Weeds

C.O.R.N. Newsletter Articles

  1. Author(s): Mark Loux

    The maps that accompany this article show our current knowledge of waterhemp and Palmer amaranth distribution in Ohio.  These are based on information from a survey of OSU Extension County Educators, along with information we had from samples submitted, direct contacts, etc.  We still consider any new introductions of Palmer amaranth to be from an external source (brought in from outside Ohio) – hay or feed, infested equipment, CRP/cover/wildlife seedings.  Palmer is not really spreading around the state, and as the map shows, we have had a number of introductions that were immediately reme

    Issue: 2020-18
  2. Author(s): Mark Loux

    Weed populations are constantly shifting, in response to the pressure from our cultural and herbicide use practices, and how good our management of weeds is (or isn’t).  Two weeks ago in CORN, we wrote about the apparent decline in marestail in parts of the state, although in subsequent communication we heard fairly clearly that not everyone’s populations had declined yet.  And there is bad news - waterhemp is spreading at a rapid rate, and it’s a considerably more challenging pest than marestail for several reasons.  The question really is – why has waterhemp taken off over the past severa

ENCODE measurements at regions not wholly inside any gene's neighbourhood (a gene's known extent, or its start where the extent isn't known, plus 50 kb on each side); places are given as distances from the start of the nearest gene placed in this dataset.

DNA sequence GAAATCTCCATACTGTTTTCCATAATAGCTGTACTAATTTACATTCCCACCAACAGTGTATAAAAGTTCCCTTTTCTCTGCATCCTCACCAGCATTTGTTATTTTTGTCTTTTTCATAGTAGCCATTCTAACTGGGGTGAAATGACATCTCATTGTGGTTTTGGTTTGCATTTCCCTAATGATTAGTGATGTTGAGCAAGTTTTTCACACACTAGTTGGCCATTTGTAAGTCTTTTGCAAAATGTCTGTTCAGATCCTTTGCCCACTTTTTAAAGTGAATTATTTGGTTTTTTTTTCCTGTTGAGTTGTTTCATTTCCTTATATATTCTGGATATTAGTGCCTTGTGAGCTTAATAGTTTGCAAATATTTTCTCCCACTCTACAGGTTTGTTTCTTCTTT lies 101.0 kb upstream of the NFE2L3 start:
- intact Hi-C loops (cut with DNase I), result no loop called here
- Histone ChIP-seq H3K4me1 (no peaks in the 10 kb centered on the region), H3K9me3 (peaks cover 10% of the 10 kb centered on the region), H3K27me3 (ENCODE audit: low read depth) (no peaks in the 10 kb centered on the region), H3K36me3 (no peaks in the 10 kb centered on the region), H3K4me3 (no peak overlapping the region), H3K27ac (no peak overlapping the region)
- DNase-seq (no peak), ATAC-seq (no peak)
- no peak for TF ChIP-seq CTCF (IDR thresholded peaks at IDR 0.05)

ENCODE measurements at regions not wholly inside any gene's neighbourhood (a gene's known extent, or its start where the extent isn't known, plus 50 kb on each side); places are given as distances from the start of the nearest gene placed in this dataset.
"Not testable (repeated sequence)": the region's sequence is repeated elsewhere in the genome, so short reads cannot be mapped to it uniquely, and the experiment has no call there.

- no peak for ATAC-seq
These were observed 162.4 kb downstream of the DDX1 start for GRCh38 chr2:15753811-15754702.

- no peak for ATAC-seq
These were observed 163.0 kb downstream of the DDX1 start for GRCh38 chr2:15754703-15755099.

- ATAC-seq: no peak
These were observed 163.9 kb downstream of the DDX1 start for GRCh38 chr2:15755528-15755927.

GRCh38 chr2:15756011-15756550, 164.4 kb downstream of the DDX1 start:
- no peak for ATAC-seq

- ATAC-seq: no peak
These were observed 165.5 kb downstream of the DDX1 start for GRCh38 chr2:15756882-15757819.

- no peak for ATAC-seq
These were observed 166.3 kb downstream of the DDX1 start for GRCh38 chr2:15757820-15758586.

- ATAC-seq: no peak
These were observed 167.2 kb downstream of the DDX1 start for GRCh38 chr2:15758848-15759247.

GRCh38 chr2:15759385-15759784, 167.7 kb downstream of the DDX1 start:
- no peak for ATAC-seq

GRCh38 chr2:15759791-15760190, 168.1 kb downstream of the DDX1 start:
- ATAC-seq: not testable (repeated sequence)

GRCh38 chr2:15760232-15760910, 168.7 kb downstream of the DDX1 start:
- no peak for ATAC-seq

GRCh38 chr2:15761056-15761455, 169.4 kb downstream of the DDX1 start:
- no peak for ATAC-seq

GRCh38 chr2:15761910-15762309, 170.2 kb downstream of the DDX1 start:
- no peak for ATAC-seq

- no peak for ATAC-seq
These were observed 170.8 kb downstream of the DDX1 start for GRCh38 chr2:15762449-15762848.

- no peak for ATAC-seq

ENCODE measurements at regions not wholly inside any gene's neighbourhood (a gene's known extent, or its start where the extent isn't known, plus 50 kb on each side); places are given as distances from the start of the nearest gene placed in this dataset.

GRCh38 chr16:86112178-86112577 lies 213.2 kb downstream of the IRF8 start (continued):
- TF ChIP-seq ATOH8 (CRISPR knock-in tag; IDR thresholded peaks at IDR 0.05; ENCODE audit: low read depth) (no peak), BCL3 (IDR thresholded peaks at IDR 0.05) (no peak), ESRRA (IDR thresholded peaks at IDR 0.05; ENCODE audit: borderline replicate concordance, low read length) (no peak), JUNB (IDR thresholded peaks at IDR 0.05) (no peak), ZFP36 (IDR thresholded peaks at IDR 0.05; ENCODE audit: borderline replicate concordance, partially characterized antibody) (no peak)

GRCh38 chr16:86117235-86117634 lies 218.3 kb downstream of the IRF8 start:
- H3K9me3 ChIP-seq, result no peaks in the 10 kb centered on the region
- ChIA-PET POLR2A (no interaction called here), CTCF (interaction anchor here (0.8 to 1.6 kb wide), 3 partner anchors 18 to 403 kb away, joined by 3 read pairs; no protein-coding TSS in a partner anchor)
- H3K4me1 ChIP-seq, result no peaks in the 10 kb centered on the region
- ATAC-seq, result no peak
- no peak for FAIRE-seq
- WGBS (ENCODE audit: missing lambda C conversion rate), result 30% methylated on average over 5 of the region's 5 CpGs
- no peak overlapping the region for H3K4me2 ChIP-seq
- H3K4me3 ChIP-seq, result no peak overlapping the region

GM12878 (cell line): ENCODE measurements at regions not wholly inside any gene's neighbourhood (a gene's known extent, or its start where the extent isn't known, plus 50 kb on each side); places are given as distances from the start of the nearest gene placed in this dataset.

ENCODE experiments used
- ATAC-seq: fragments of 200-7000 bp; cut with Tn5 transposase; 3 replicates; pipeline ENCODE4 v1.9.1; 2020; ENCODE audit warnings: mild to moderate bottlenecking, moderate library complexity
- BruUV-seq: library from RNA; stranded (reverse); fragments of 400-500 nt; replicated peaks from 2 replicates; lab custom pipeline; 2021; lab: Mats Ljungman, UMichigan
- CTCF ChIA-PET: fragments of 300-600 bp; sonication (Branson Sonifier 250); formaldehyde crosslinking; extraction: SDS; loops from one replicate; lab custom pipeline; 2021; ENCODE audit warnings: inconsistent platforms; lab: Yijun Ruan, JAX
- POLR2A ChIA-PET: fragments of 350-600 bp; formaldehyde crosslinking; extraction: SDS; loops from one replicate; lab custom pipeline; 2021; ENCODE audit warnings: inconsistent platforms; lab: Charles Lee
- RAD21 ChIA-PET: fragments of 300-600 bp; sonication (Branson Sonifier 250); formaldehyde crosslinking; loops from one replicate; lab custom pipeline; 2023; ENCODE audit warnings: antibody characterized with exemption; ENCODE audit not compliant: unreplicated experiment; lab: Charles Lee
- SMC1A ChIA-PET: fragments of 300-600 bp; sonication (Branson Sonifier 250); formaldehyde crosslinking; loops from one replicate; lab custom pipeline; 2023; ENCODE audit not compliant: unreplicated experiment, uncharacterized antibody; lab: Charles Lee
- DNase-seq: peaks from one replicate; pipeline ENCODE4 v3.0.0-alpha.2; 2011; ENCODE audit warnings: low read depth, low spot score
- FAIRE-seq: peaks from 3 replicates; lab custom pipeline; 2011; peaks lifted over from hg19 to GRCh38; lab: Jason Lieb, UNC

Issue: 2019-12
  3. Author(s): Mark Loux

    For the second year in a row, we are scrounging to find enough marestail at the OARDC Western Ag Station to conduct the research we had planned on this weed.  After years of having plenty of marestail, we have had to look around for off-site fields where there is still a high enough population.  Which, since we are scientists after all, or at least make our best attempts, left us thinking about reasons for the lack of marestail, and our overall maresta

    Issue: 2019-10
  4. Author(s): Mark Loux

    Having to issue a retraction to previous C.O.R.N.

    Issue: 2019-05
  5. cereal rye cover crop
    Author(s): Mark Loux

    OSU weed scientists are in the process of planning cover crop research, and could use your input. Cover crop use has been on the rise in recent years, most commonly for the preservation of soil, reduction in nutrient loss, and suppression of weeds they can provide. Feedback from this survey will allow us to perform trials that are in line with practices common in the state of Ohio and thus generate more impactful results. Thank you!

    Please take our five second survey!

    Issue: 2018-23

Publications

  1. 12/2020

    Ohio, Indiana and Illinois Weed Control Guide, Bulletin 789. Publication gives detailed guidance on weed control selections. Numerous tables by crop and application help producers select the best product option for their weed control situation. Hard copy and PDF available for purchase

Subscribe to RSS - Weeds